The ability to work and collaborate remotely is a very important factor when deciding and selecting the various applications.

Google Docs: The ability to work collaboratively while remote is very important to us as we don’t have a physical office but we do meet up from time to time. Also, we use both Mac and PCs as well as all 3 major mobile OSes so the ability to open and edit docs on our phones and tablets would be nice. Google Docs definitely fits our needs and the fact that we’re already using the other products in the Google Apps Suite is definitely a nice fit. The other alternative is the Microsoft Office Suite but the cons stack up against it pretty quickly: its a paid app (and not everyone has the ‘official’ version) and sharing is done via Sharepoint (which isn’t accessible on mobile devices).
Dropbox: the ability to share files without sending via email is awesome. Dropbox allows that and even sharing files between us and our clients as well as our contractors. The service creates a folder on your desktop that is synced. You can then choose to share specific files or folders in the Dropbox folder with whomever you need. We have several shared folders for our own team and as well as separate shared folders with our clients and contractors.
The other alternative that we tried is and while it is a very worthwhile alternative that offers Google Apps and Google Docs integration, Dropbox is the better option because its simply drag and drop in a folder and it simply just works.
Basecamp: Basecamp is a project management tool that we have used on and off for the past year. In the beginning, one of us had a pretty rigorous travel schedule as part of his day job, so having the ability to see and collaborate together in a centralized zone was definitely a boon. We could see what kind of work that was being planned, worked on currently or completed. However as time passed (and day jobs change), we’ve moved away from using Basecamp on a daily basis. We do, however, still use Basecamp with one of our clients.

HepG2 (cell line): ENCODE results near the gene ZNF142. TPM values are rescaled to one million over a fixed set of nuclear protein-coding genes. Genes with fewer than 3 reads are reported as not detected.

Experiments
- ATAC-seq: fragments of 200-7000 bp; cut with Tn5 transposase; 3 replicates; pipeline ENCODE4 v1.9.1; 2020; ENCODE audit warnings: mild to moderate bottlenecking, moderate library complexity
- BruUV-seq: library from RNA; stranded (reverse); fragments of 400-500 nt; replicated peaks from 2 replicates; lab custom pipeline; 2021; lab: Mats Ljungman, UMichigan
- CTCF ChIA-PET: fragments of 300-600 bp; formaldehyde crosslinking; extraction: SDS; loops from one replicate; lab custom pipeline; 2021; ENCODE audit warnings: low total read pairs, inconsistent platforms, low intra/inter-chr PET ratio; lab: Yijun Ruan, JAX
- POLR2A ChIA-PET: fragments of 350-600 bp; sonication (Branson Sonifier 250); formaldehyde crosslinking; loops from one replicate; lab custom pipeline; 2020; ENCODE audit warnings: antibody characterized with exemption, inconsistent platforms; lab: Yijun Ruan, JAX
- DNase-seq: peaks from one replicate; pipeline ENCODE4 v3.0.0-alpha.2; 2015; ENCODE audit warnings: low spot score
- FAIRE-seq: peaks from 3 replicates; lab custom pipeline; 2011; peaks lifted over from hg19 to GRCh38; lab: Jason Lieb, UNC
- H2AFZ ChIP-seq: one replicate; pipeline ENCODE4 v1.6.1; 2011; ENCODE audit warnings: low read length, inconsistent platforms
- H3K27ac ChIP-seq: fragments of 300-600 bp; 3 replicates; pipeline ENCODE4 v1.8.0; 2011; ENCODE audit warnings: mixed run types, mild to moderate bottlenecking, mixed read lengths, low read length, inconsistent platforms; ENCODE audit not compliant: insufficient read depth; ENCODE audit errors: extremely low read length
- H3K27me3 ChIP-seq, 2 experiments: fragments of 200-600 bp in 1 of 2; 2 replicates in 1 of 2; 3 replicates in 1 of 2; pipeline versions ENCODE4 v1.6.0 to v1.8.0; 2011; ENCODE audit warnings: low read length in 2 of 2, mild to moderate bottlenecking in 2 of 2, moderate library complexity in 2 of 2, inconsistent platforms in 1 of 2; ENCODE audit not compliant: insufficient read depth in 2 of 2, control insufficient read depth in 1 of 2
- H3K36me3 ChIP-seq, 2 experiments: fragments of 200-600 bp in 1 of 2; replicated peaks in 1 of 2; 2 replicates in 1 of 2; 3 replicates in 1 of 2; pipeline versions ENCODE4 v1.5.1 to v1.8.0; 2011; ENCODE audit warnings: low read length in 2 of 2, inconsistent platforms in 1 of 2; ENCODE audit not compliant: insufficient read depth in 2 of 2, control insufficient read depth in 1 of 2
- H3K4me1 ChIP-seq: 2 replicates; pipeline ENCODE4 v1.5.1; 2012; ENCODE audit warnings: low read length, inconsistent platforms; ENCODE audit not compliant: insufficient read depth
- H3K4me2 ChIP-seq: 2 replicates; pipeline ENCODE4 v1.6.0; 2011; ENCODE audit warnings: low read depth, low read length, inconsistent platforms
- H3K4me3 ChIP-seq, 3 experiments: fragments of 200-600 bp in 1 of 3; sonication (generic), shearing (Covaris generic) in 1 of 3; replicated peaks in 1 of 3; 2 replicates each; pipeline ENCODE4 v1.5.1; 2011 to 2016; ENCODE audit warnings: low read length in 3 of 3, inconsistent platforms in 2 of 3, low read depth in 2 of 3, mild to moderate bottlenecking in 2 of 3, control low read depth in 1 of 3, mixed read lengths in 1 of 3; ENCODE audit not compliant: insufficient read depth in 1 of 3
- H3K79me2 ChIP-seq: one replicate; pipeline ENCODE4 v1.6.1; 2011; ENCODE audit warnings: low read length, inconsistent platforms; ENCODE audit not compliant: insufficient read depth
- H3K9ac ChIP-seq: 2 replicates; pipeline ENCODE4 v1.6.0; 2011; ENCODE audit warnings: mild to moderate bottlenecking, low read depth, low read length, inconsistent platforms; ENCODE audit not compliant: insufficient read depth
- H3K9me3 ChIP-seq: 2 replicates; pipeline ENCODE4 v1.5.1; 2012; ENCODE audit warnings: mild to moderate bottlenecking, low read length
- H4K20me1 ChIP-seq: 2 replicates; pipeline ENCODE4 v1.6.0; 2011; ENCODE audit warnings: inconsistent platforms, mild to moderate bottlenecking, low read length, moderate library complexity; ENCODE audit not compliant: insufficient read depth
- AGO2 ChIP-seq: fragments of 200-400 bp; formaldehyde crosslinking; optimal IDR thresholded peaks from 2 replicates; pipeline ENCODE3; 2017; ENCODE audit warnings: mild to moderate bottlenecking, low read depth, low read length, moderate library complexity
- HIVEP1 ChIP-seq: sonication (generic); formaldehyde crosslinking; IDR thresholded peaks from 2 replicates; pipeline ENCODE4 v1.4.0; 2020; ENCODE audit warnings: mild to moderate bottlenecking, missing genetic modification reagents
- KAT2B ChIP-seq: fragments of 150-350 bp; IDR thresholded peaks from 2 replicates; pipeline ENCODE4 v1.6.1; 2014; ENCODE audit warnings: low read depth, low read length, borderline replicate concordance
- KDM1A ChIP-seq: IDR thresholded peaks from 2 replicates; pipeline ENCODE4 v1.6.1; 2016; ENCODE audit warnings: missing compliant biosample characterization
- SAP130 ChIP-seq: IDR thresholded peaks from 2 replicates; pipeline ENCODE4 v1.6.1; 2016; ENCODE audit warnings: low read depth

CRM (Customer Relationship Management):

Basic Spreadsheet. This choice might seem silly but the free CRMs that are available are, generally speaking, unnecessary unless you have more than 20+ [active/past/potential] clients. Basic information can be collected in a simple spreadsheet (in Google Docs or Dropbox for collaboration purposes) and then the data sorted by however you need them. Before you think WTF, think about it for a moment: if you only have 3-5 active clients, is it really that hard not to have their basic information and meeting notes? If you’re unable to remember when you met them and what you talked about, then it’s a minor miracle that you’re able to conduct business. Don’t get us wrong, we understand the power of CRM (one of the partners comes from a heavy sales background), but sometimes, simple is better. If you start off with a spreadsheet, and find that you need to move to a dedicated CRM solution, most (if not all) will allow you to upload a xls or csv file. Just re-organize the fields and data, and BAM, its good to go.

It is entirely possible to start a company for $10* (before the cost of incorporating and other legal/municipal/federal fees required in creating the company).